Undoubtedly, these are impressive results. But despite the improving economic situation and growing economy, the priority of the government has so far lied with its fiscal prudence rather than with spending – and that is true regardless of the recent announcement of a series of pre-election spending commitments priced at some quarter of a billion euros. For as long as the country’s government spending is the fifth smallest in Europe (along with that of Bulgaria) and for as long as there is a clear commitment to observe the Stability and Growth Pact, one should find it difficult to argue that Slovakia’s socialists are the party of taxing and spending, and of fiscal incompetence. In fact, and while not neo-liberal in the extreme, the country’s social democrats have found themselves more comfortable in a territory of the centre-right than that of the centre-left.

But economy is not the only area where the socialists have diverged from predecessors of their Western counterparts. It is not the gentle push to the right on economy that should be the social democratic litmus test for Smer. It is in fact the quantum leaps that the party has made on issues such as human rights and equality that should make us wonder about true ideological belonging of Slovak socialists.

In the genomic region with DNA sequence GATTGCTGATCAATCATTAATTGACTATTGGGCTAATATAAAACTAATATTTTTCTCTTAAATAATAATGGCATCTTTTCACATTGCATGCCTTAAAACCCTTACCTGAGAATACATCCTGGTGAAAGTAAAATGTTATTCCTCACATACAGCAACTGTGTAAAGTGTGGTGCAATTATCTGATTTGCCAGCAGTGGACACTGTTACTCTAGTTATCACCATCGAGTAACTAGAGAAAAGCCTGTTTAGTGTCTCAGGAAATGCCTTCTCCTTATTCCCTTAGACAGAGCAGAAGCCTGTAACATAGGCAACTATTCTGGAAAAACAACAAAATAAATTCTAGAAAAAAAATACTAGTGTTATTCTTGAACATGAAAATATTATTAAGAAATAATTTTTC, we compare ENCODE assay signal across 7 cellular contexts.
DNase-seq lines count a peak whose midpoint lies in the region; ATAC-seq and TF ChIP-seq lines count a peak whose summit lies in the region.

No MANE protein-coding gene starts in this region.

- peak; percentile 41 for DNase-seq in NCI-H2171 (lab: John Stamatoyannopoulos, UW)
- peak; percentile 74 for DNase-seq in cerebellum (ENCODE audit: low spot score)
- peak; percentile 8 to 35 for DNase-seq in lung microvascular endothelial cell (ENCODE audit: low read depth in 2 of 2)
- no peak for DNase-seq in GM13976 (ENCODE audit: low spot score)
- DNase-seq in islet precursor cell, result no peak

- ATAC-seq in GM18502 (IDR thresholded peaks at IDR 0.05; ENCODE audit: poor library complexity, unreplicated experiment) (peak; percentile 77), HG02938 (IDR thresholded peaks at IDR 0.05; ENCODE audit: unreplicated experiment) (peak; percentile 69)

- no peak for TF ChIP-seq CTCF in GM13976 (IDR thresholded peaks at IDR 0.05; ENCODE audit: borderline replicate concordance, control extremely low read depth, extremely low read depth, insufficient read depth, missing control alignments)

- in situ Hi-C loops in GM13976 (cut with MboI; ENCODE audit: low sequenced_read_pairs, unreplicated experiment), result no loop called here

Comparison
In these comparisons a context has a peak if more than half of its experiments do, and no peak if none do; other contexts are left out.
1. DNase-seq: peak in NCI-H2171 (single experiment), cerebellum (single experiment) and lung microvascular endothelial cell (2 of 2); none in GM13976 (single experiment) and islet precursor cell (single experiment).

One of the most distinguishable features of the European social democratic parties is their strive towards an inclusive society and fight against discrimination on the grounds of gender, nationality, religion, and yes, race and sexuality (here and here). On all issues, but particularly the latter two, Smer has done precious little if anything at all to improve the level of legal protection.

Politically attacking the most vulnerable among us is not something many would associate with Smer. Yet, the leader of the Slovak socialists and the current Prime Minister Robert Fico has attributed to and blamed the higher levels of unemployment on the Roma people who are mostly jobless. Jobless as they may be, they, however, do not disproportionately push the unemployment levels up. That is because, and by the admission of the government’s own Institute of Financial Policy (IFP), they are classed as economically non-active and therefore are not registered as unemployed or seeking work.